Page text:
The Cloud

To me, the cloud is not something that hosts all of my data, or remotely serves my assets, or provides processing power. The cloud, to me, is the cloud of friends and acquaintances I’ve added on Facebook over the years.

They end up blending into an amorphous blob of comments and likes, with a few particularly individualistic nodules. Probably a third of my 1,600 or so connections tune in to what I post. A small fraction of that interacts with (likes or comments) my posts. And then I reshare news from an even tinier portion of people who make the news.

Some people tune into what I post and some don’t. I can tell because FB changes what it displays based on what you interact with so some people interact with my posts more and FB leads them to interact more and more with the stuff I post. When I friend someone, I can tell if I’ve drawn them in based on the frequency of their initial reactions to the stuff I post.

That effect has been called the Filter Bubble, meaning that Facebook shows us all what we like to see, judging by how much we interact with it. That means the few influencers whose news I reshare are people who I tend to agree with on what’s interesting. The upside is that I see a lot of what I think is interesting. The downside is that I don’t see a lot of dissenting opinions. I’m sure that of the 1,600 people I’m connected with, a far greater portion of them share content† than the few influencers I follow, but they probably share crap I don’t care about or don’t agree with.

It’s incredibly strange, but, like a composite of faces, my friends on Facebook blend into just a few stand-ins for human interactions – Likes, Comments, Shares, and Wall Posts. A few people do some of those things more than others, but if they stopped, it would just be like a cloud formation melting away. No tragedy. No loss. Just a shifting of the algorithm.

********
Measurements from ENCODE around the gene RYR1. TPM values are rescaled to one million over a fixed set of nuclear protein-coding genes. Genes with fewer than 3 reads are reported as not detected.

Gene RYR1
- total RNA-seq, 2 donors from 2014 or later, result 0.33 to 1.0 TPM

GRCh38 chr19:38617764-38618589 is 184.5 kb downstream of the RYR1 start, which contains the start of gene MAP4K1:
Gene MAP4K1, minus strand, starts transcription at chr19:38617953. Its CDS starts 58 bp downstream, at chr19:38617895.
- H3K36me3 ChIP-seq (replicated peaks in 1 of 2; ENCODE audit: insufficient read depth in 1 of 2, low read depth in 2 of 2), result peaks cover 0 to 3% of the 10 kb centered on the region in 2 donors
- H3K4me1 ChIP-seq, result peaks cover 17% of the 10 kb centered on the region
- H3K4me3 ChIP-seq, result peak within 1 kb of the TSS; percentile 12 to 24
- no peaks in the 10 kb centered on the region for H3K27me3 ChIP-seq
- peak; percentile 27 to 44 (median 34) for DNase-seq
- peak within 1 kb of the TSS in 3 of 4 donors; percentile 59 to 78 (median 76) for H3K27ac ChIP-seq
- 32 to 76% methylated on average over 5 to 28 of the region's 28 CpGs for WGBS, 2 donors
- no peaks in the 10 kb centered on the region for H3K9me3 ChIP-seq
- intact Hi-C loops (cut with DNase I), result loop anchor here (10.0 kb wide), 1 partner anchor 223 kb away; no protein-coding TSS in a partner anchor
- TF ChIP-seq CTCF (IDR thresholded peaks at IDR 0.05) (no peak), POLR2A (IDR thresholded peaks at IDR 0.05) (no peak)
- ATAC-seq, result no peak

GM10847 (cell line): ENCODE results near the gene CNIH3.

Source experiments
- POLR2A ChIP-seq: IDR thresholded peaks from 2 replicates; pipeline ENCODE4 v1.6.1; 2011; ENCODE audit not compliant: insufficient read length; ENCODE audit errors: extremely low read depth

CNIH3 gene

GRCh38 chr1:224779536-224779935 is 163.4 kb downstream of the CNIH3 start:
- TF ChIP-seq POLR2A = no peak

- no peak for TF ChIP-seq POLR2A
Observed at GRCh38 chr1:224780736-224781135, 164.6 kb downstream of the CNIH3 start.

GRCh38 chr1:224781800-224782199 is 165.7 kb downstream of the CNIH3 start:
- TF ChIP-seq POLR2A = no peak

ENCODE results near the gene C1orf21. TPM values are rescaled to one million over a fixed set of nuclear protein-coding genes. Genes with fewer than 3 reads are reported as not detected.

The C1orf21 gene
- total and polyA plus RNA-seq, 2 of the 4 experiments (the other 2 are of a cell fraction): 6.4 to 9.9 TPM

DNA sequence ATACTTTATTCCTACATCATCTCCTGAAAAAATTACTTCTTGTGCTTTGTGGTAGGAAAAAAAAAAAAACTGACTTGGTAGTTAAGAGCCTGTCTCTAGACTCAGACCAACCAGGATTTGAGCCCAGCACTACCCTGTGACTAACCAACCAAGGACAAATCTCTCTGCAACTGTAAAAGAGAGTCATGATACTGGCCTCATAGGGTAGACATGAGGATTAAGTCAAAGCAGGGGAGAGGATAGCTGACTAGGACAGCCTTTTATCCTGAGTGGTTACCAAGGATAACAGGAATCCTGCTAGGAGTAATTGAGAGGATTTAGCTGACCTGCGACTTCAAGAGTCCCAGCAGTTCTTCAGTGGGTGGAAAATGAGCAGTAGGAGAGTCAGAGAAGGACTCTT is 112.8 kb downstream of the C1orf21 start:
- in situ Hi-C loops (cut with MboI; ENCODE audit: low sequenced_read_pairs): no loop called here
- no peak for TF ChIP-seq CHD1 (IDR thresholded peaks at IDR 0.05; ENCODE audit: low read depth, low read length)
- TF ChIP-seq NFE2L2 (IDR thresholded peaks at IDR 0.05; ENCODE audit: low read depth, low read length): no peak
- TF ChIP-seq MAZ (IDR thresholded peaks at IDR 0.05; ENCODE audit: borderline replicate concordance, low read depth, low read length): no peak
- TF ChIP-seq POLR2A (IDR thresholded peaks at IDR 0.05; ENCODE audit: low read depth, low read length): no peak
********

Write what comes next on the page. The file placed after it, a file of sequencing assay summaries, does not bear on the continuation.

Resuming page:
And I just can’t take it right now. So I’m shifting the algorithm and taking myself out of the equation for a bit.

ADDENDUM – Chat with Jen Chan

Me: I just thought of something
Me: at some level, FB’s Likes, Comments, Shares, and Wall Posts are disturbing to me
Me: they are a stand-in for human interaction
Me: But I don’t count chat as being a stand-in [editor’s note: I meant I am okay with Facebook or any other chat system]
Me: I think it’s the difference between multiple choice questions and an essay. Given any applicant for an open position in a company, I would prefer the one with the well-written essay to the one with the perfect resume.
Me: It gives you much more of an idea of what [sic] they are as a person. There’s no pre-set actions that they can take.

† a loathsome word, but nothing else is sufficiently generic enough to stand in for a link, block of text, photo, video, or any combination thereof.